Dave investigates the navigational abilities of bees and why they visit particular flowers
Dave Goulson has always been obsessed with wildlife, from his childhood menagerie of exotic pets and dabbling in experimental taxidermy to his groundbreaking research into the mysterious ways of the bumblebee and his mission to protect our rarest bees.
Once commonly found in the marshes of Kent, the short-haired bumblebee now only exists in the wilds of New Zealand, the descendants of a few queen bees shipped over in the nineteenth century.
Dave Goulson shares exclusive research into these curious creatures, looks at history's relationship with the bumblebee and offers advice on how to protect it for all time.
We'll also hear about bumblebee sniffer dogs, how bees navigate their way home and why you should remember these tiny furry friends next time you pour ketchup on your fish and chips.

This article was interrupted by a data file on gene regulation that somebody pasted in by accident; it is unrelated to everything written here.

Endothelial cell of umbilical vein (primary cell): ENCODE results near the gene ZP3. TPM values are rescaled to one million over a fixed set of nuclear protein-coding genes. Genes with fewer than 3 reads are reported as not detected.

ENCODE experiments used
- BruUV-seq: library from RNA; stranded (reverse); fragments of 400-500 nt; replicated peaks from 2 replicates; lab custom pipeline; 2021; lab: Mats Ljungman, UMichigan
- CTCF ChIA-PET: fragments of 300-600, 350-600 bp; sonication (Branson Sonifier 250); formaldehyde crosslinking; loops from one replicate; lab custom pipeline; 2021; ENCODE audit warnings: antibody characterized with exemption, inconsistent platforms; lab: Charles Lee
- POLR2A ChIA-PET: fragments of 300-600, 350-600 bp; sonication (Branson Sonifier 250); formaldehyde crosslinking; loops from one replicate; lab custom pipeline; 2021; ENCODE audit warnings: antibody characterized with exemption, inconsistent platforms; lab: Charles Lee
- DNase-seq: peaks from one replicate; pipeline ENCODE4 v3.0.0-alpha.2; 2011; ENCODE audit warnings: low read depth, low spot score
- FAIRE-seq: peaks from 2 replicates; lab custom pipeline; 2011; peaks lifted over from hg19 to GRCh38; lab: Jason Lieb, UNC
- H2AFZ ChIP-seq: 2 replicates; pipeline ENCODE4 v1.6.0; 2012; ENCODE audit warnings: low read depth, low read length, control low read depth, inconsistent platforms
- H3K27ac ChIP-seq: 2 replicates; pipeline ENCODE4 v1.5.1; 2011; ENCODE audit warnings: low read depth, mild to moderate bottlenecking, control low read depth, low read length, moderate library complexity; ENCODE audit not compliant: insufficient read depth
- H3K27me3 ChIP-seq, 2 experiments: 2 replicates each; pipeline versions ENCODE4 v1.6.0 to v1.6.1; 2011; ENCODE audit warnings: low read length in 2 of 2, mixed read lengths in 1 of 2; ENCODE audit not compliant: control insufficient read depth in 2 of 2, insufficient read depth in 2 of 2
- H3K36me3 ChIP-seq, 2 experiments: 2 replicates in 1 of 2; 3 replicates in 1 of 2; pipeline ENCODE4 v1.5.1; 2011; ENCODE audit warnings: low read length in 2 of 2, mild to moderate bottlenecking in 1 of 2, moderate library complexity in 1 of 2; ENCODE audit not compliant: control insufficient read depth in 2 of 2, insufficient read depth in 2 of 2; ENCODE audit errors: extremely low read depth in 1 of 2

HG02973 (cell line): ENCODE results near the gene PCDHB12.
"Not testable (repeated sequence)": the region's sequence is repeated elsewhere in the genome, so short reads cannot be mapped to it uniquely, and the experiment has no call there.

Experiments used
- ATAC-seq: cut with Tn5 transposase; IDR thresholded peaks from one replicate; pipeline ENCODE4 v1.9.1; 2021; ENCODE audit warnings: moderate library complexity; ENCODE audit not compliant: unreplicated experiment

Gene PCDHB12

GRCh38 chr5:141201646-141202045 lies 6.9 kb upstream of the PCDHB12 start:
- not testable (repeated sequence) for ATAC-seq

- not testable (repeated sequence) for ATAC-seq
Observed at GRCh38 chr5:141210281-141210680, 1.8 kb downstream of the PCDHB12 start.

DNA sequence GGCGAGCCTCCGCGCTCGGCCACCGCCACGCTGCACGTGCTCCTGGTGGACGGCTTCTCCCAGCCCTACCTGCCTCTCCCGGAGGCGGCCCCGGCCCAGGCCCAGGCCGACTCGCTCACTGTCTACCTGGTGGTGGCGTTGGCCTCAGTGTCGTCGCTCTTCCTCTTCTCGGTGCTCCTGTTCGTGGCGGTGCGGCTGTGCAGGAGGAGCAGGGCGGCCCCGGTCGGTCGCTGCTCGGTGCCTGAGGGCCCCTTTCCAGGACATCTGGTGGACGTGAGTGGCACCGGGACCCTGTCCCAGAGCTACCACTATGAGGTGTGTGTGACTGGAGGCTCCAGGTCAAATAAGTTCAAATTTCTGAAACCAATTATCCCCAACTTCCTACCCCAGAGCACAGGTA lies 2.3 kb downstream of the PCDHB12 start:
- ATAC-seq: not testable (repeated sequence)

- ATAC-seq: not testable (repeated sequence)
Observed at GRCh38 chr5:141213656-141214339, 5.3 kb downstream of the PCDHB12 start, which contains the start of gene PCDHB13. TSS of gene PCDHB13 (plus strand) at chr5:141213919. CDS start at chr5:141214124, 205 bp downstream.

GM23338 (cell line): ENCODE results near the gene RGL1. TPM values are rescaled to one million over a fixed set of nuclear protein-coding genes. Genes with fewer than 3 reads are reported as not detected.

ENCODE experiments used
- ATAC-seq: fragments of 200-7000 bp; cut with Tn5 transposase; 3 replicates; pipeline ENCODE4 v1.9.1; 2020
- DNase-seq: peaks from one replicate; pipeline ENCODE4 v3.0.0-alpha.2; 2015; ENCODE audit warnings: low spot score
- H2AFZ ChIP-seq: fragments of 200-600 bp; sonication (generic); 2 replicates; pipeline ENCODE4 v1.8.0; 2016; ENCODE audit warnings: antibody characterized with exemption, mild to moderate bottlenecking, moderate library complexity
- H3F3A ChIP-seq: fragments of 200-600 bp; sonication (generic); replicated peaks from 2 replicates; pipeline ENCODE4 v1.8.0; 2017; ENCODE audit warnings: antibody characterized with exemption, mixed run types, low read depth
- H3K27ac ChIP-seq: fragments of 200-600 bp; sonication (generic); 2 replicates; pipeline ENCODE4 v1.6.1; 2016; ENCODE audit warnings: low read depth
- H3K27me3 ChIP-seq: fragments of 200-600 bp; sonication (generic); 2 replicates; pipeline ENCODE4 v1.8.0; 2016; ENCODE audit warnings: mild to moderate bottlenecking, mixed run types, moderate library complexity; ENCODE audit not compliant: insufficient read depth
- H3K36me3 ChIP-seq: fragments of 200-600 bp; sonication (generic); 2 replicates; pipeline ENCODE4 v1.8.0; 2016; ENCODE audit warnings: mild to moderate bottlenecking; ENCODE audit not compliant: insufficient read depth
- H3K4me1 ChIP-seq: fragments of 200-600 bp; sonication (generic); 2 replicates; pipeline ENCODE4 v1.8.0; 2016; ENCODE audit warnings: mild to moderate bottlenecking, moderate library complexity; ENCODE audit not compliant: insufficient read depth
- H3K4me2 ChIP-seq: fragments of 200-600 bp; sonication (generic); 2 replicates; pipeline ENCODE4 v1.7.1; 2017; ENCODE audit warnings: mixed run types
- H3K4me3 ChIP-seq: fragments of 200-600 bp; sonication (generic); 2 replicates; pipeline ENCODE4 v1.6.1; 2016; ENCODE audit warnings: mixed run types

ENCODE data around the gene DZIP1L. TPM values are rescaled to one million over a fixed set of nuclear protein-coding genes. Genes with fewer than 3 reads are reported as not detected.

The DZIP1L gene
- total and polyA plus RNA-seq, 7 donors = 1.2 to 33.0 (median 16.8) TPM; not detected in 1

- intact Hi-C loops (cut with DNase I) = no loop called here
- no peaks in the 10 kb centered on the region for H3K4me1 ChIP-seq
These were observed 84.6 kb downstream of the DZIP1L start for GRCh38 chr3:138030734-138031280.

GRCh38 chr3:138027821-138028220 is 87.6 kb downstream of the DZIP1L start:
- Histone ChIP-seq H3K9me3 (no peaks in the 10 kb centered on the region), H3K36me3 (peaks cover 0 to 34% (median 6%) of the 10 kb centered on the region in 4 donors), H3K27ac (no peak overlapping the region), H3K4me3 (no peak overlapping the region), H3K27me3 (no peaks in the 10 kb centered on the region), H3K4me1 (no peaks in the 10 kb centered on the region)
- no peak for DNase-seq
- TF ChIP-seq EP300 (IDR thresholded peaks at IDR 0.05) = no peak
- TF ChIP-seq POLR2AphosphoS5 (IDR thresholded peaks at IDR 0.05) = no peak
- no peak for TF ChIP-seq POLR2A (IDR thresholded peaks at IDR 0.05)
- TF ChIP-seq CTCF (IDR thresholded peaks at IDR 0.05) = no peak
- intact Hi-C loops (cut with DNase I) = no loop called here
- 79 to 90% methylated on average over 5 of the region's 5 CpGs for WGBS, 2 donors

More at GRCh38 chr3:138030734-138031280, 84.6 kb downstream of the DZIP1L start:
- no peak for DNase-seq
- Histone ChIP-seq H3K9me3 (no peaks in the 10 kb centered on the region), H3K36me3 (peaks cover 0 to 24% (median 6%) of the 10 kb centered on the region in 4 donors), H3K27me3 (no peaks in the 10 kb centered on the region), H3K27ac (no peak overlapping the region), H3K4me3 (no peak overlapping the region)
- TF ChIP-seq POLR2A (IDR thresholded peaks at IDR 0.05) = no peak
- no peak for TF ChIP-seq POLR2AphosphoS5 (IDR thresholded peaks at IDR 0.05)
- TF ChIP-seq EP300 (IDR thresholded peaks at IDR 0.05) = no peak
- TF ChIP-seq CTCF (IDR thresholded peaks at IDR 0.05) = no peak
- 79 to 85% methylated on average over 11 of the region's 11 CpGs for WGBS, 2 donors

One of the UK's most respected conservationists and the founder of the Bumblebee Conservation Trust, Goulson combines Gerald Durrell-esque tales of a child's growing passion for nature with a deep insight into the crucial importance of the bumblebee.
He details the minutiae of life in their nests, sharing fascinating research into the effects intensive farming has had on our bee populations and on the potential dangers if we continue down this path.
Read by Tim McInnerny
Producer: Joanne Green
A Pier production for BBC Radio 4.